Don't know if anyone recommended these yet...

 

image.png

Tugadude,

I used the CS Osborne chisel to mark the stitches for this:  

 

It makes for a very chunky stitch, but works great if you are using heavy thread like the 132 size linen rope I did the holster in.  All in all, they are very well made, very stout, and work well for heavy items (ie thick leather).  However, if you are using thin thread (332 and smaller) on small jobs with thin leather, probably not the best option, as they leave really big marks on the leather.  They aren't intended to punch through the leather, either.  They do not come in 2 prong versions.

They work great for their intended purpose.  Just my experience, YMMV.

 

YinTx

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On 1/6/2017 at 10:16 AM, billybopp said:

One big advantage of a pricking iron over an overstitch wheel is that the pricking iron helps guide the angle of your awl so that you get a nearly perfect angled hole every time - especially if your awl has a broader tip rather than extremely pointy. (Think a broadsword tip as opposed to a rapier tip in sword terms).  There is no guidance using an overstitch wheel, so your hand awl work has to be more precise and disciplined.  A stitching chisel can come close to a pricking iron in that awl guidance, if you don't use it to punch all the way through.. And if you go all the way through with them, they work great as long as they don't make huge gaping holes as some do.

Bill

The overstitch wheels are used after your done stitching, pricking wheels are different and give a small start in the leather for your awl. Big difference if you havent tried them. 

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I haven't tried pricking wheels, only overstitch wheels to mark spacing.  Mostly because I have only found pricking wheels in pretty high SPI.  Whether pricking wheel or overtitch they don't give you any guidance on angle - which is where I seem to need the most help.  What I'd really like to try is the VB type pricking wheel which leaves a pricking iron like mark, but they're pretty darn expensive.

Bill

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Angle is determined by how you hold the awl and stitching the same very time. I have marks or use a reference point on mine I will rest above my thumb. Some people will grind down one side of the awl haft so when you hold it you hold it the same way. Atleast thats how I do  it. 

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21 hours ago, billybopp said:

I haven't tried pricking wheels, only overstitch wheels to mark spacing.  Mostly because I have only found pricking wheels in pretty high SPI.  Whether pricking wheel or overtitch they don't give you any guidance on angle - which is where I seem to need the most help.  What I'd really like to try is the VB type pricking wheel which leaves a pricking iron like mark, but they're pretty darn expensive.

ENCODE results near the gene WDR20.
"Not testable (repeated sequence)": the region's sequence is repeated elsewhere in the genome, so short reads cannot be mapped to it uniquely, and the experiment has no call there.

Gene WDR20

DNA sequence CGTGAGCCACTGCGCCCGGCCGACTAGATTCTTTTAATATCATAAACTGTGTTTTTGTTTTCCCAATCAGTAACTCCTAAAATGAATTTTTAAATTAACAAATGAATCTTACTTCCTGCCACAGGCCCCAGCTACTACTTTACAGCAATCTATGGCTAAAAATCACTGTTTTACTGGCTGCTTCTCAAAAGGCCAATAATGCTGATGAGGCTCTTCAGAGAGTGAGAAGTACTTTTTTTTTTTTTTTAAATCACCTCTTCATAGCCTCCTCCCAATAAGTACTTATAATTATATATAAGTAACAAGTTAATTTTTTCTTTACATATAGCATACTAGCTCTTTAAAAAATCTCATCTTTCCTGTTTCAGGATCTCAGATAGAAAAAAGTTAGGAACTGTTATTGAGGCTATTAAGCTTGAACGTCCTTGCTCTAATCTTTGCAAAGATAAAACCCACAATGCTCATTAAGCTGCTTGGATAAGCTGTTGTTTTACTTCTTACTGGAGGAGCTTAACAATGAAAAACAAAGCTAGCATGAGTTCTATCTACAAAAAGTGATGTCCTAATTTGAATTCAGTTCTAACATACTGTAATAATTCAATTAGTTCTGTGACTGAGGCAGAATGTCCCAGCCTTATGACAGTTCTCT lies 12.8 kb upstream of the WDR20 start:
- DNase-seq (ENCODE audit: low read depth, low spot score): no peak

Bill

Actually pricking wheels do help with the angle.  They are angled tines and when you use them, they leave distinctly angled impressions in the leather.

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I borrowed this pic off of the web.  Tells the story pretty well.

 

 

image.jpeg

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Thanks Tugadude! That's what I was referring to as a VB style pricking wheel.  I've also seen other devices called pricking wheels that are more like a very pointy overstitch wheel - which wouldn't be of much use for me.  I'd love one day to try the VB pricking wheel that has an edge guide - that looks very useful, if pricey.

I find the angled marks of a pricking iron used with a broad-tipped awl to be best for me.  If you hold the awl just a bit loosely when entering the slit it will settle in and give the perfect angle every time - although you still need to be closeish with the angle and that's where a flat sided awl haft as Madmax mentioned helps.  It still requires attention to get the awl straight in the horizontal and vertical plane (pitch and yaw in flying terms) - but help with the "roll" angle from the angled slits is one less thing to worry about.  

Bill

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I bought these off of amazon. They come in a set of 4, less than $20.  I know they are cheap, but just starting out I didn't want to spend a bunch.  They have turned out to be well worth the little I spent on em.  They will need to be cleaned before use. They are pretty sharp.  The one thing I didn't want was for the prong to be tapered all the way up.  These have a point then do not tape anymore after that.   I like em enough that I went back and bought another size

 

--edit--  the pic did not paste. They are Aiskaer brand. Come in a plastic case. 

Edited by Brianm77

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3 hours ago, Brianm77 said:

I bought these off of amazon. They come in a set of 4, less than $20.  I know they are cheap, but just starting out I didn't want to spend a bunch.  They have turned out to be well worth the little I spent on em.  They will need to be cleaned before use. They are pretty sharp.  The one thing I didn't want was for the prong to be tapered all the way up.  These have a point then do not tape anymore after that.   I like em enough that I went back and bought another size

 

--edit--  the pic did not paste. They are Aiskaer brand. Come in a plastic case. 

I use the co link brand of those chisel and I'm really happy with them. Need to get around to getting another size of them.